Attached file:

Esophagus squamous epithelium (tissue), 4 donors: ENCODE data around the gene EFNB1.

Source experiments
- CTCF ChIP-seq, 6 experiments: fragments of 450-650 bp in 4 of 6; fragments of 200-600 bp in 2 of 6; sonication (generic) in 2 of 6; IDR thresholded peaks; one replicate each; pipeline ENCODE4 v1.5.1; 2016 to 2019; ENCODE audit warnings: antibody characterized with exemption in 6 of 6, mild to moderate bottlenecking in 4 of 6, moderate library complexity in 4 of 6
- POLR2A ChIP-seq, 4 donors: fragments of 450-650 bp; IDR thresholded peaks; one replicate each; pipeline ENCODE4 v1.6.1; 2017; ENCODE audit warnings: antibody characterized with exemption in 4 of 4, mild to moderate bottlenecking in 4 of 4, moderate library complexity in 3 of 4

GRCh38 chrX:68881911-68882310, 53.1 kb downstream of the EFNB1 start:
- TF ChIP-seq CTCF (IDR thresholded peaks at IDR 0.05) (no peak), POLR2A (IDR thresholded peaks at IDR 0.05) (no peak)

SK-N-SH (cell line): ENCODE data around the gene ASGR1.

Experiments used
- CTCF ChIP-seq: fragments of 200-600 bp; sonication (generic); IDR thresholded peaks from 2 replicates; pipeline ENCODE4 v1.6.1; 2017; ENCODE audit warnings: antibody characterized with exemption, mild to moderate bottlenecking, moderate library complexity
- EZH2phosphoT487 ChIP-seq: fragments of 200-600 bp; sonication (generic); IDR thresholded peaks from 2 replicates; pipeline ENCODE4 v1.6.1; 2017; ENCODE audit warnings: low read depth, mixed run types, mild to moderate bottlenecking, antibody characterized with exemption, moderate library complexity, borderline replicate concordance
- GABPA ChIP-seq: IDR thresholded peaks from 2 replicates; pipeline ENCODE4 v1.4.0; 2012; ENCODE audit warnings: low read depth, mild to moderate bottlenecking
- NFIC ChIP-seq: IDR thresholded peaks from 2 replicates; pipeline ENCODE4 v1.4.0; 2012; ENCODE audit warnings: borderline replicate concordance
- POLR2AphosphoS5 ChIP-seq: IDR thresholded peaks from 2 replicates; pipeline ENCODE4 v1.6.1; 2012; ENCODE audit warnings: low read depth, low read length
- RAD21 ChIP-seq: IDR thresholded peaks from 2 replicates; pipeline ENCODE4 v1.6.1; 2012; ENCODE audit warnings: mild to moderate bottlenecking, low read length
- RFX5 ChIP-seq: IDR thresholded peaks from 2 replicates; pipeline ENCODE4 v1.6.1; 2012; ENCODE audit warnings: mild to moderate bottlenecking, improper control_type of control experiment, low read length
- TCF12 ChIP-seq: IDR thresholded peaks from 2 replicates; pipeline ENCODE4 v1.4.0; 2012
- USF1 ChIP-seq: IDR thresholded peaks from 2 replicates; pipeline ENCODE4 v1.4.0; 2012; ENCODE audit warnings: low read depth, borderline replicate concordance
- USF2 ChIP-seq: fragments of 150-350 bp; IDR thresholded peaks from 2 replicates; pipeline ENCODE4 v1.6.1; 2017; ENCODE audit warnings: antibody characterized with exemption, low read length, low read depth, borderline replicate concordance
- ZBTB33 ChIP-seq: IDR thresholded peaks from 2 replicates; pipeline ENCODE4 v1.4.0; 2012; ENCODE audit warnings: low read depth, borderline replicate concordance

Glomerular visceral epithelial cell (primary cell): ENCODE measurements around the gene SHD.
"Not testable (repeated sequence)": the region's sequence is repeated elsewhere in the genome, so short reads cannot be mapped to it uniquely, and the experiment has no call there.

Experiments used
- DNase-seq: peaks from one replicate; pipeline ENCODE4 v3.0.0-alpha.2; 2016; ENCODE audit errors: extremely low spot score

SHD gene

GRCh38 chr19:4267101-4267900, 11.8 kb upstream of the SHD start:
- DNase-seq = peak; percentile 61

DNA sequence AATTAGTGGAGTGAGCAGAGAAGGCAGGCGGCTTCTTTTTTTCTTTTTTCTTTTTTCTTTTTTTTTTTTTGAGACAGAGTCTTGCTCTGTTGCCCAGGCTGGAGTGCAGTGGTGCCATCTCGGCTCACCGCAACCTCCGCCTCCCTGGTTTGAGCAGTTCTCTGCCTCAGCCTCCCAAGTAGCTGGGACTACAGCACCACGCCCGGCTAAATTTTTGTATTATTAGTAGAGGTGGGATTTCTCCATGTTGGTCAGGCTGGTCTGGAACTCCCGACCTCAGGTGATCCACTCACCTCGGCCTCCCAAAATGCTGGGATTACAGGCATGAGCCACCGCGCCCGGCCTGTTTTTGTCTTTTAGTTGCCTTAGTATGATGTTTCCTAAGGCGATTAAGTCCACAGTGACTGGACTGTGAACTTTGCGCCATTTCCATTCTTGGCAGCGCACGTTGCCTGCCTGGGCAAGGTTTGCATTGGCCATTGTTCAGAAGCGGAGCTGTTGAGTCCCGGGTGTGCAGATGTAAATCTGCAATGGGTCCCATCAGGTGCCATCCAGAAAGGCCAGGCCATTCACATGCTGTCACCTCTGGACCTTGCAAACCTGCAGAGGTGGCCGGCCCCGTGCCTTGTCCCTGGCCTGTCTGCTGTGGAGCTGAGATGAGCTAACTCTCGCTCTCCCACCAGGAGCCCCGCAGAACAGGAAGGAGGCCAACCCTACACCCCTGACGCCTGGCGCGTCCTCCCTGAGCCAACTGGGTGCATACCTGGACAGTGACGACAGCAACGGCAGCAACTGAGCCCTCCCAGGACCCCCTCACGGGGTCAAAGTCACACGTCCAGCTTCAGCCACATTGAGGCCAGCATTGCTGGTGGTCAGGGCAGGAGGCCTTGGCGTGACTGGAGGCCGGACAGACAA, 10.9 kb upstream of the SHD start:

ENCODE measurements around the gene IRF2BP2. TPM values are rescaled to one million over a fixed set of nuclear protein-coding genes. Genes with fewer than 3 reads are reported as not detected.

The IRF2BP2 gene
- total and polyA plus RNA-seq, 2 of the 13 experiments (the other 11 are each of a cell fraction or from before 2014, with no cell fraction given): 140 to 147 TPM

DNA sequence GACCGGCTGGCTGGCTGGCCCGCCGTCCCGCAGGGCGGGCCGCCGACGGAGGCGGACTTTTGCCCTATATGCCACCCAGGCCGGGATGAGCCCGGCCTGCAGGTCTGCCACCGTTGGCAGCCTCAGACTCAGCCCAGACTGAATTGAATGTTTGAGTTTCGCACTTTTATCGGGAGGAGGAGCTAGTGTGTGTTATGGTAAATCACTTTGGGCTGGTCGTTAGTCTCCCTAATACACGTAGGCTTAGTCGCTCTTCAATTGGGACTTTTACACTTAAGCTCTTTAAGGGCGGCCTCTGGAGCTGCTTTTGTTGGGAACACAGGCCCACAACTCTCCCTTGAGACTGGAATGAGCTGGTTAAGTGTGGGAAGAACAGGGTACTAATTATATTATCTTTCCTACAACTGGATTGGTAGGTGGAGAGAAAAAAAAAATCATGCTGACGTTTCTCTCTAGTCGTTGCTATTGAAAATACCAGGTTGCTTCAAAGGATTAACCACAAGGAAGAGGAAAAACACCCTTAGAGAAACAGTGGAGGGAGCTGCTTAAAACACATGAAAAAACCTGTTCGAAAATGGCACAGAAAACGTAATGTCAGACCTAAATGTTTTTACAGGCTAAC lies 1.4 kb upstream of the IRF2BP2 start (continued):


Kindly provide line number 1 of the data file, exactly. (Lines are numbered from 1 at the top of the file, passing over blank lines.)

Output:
Esophagus squamous epithelium (tissue), 4 donors: ENCODE data around the gene EFNB1.